Tender Hearts Homestead

Manage Your Flock's Feather Loss

Kristi Cook 

Autumn signals a time for change. Smoldering air turns crisp and cool. Green trees burn orange and gold. And chickens go commando. Well, some chickens do. While most are so discreet in their changing of feathers that the act goes unnoticed, rebels bare all for the world to see. However, when there’s a rapid loss of feathers among your flock, don’t assume your naked ladies and gents are simply replacing worn out plumage. Do a thorough flock check to rule out other causes and manage the situation as needed.

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This nearly naked hen is the victim of feather picking.

Causes of Feather Loss

Molt
The most common cause of feather loss is the annual molt. Fall’s reduced daylight hours and lower-intensity sunlight triggers the loss of old feathers and growth of new ones. Beginning at the head and working its way down, natural molting often makes chickens look as though they had a run-in with a blind barber while others merely experience minor balding. If you gently pull the feathers back, you will find a patch of pinfeathers pushing to the surface with complete replacement taking six to 16 weeks.

However, stress from disease, lack of water/feed, getting chilled, or a sudden removal of coop lighting can cause abnormal molting. This stress-induced feather loss may not follow the head to toe sequence of annual molting and often results in a slower or nonexistent development of new feathers. This type of molting leaves chickens especially prone to injury or death as the mercury drops, making immediate removal of these stressors necessary.

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Pinfeathers should be present in bare spots during an annual molt.

Cannibalism
Many flock owners misdiagnose naked or patchy chickens as being in molt. However, close inspection of the flock’s daily activities often reveals a mild, but not harmless, form of cannibalism known as feather picking. Victims usually have bare patches, which at times may be severe, out of sequence with molting with little to no pinfeathers present. Should pinfeathers begin to push through, you will find they quickly disappear. Given enough time, chickens can lose so many feathers they are virtually ready for the oven.

Feather picking is usually caused by bored, confined, or crowded chickens — and the occasional bully — that discover the hidden joys in plucking another’s feathers. Others find themselves drawn to a flock mate’s feathers (or their own) in an effort to obtain much needed protein when the daily protein ration is insufficient. Even mice and rats are attracted to protein-rich feathers, nibbling the ends or entire feathers while chickens roost at night. These causes of feather loss require vigilant rodent removal, adequate space, a well-balanced, protein-rich diet, plenty of foraging opportunities, and/or bully removal.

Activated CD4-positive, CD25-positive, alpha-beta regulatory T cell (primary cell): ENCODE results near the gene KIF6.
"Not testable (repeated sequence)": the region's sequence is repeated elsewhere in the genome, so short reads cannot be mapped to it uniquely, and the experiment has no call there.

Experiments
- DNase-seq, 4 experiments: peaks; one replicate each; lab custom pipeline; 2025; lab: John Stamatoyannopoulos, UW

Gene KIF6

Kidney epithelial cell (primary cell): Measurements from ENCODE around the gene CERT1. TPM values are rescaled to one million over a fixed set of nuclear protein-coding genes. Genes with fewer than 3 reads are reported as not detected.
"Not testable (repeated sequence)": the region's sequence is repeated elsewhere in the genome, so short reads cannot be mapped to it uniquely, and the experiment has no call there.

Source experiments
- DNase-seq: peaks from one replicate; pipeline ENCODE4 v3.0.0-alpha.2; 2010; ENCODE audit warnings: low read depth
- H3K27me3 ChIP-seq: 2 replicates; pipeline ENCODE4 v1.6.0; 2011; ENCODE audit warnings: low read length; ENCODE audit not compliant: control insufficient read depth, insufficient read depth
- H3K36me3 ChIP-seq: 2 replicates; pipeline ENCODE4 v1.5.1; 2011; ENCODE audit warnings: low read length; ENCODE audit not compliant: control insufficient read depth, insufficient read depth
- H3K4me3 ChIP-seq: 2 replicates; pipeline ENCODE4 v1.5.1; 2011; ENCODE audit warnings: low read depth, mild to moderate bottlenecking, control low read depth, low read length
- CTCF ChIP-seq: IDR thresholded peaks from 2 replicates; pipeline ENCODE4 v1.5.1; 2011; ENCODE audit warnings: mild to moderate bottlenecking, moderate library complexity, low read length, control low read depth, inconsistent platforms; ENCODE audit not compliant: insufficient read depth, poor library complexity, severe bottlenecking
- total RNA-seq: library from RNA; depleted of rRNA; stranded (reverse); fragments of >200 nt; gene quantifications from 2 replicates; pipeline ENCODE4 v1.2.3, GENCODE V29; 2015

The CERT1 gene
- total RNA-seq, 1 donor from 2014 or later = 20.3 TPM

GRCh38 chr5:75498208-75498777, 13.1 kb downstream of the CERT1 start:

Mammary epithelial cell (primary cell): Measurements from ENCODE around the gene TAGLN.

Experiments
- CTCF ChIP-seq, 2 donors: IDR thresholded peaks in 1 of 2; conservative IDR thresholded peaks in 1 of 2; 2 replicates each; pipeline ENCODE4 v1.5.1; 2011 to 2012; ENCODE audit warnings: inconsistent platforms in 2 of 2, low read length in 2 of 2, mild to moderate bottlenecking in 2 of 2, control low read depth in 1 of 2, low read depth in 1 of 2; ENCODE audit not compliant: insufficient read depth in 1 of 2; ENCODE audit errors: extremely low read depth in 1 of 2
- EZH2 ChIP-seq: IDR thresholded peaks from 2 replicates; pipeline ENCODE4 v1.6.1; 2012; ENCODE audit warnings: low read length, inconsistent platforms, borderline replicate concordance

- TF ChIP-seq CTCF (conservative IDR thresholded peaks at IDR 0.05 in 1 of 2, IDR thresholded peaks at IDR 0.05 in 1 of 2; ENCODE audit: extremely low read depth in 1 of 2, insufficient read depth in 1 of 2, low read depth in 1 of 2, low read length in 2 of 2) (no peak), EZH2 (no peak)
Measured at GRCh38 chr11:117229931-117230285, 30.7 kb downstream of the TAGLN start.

Love Bites
While technically not a form of cannibalism, let’s not forget the love embraces of a "lively" rooster. While most roos cause no harm to their harem during mating, some become over zealous and pluck or pull large quantities of a hen’s feathers. Should the unlucky lady be his favorite, she will likely not only be wounded, but bald in the head, neck, or shoulder regions and will need to be removed or saddled until feathers are replaced.

Parasites
Mite and lice infestations also result in feather picking as chickens seek relief from irritation and itchiness. While mites are often difficult to see, close inspection will reveal dark red, black, or tan specks crawling around the vent area and/or along the body, particularly around feather shafts. Some mites prefer to hide in the coop during the day, so a nighttime visit with a flashlight in hand to inspect the birds may be necessary. If you can’t make a coop visit at night, you may be able to see small specks of blood-filled mites crawling along the roost or hiding in nesting boxes during the day. Lice, on the other hand, spend their entire lives on hosts and can be readily discovered by gently brushing feathers back and looking for tan or white lice crawling along the body. You will also see lice eggs, or nits, attached to the base of feathers.

Left untreated, infestations lead not only to significant feather loss but also to weakened, sickly, and even dead birds. Approved treatments regularly change and depend on whether chickens are show birds, meat birds, or layers, so a trip to your local veterinarian is your best option when selecting insecticides. Alternatively, adding diatomaceous earth or wood ashes to the flock’s dusting areas and along coop flooring also works for many flocks — including my own — however, there is considerable debate among chicken keepers regarding their use and safety (as there is with chemical alternatives), so do a little research before you decide.